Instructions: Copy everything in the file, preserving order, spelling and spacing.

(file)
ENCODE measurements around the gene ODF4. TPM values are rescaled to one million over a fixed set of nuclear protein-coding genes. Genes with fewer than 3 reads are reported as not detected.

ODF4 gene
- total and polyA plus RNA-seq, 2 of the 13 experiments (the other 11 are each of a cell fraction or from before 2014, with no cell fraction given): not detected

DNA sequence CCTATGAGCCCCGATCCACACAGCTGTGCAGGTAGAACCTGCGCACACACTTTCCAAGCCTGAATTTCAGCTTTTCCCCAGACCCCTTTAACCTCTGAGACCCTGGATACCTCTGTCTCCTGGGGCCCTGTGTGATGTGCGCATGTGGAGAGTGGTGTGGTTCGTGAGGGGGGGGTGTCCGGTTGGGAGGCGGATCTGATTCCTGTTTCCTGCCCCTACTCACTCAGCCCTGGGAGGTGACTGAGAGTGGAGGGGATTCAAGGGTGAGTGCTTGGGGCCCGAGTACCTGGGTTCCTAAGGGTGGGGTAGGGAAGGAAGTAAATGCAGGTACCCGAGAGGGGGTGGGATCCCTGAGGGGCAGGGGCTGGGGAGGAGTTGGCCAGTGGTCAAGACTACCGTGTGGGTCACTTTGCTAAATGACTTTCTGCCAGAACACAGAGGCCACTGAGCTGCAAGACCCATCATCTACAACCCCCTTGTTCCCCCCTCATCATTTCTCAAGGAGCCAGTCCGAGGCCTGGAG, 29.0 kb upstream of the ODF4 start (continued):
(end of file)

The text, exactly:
ENCODE measurements around the gene ODF4. TPM values are rescaled to one million over a fixed set of nuclear protein-coding genes. Genes with fewer than 3 reads are reported as not detected.

ODF4 gene
- total and polyA plus RNA-seq, 2 of the 13 experiments (the other 11 are each of a cell fraction or from before 2014, with no cell fraction given): not detected

DNA sequence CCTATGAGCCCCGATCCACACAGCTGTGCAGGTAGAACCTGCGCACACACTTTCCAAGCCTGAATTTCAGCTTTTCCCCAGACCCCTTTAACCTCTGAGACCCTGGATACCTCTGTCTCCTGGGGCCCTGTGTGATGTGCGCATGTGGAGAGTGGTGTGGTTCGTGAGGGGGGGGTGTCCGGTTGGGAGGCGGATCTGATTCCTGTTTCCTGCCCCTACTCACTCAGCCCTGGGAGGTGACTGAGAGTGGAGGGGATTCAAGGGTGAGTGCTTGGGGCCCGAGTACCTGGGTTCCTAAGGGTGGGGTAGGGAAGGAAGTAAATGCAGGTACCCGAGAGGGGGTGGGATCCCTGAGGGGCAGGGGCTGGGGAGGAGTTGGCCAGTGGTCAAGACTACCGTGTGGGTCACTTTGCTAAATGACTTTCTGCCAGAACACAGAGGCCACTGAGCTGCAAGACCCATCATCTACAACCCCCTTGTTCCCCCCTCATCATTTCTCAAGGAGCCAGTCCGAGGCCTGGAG, 29.0 kb upstream of the ODF4 start (continued):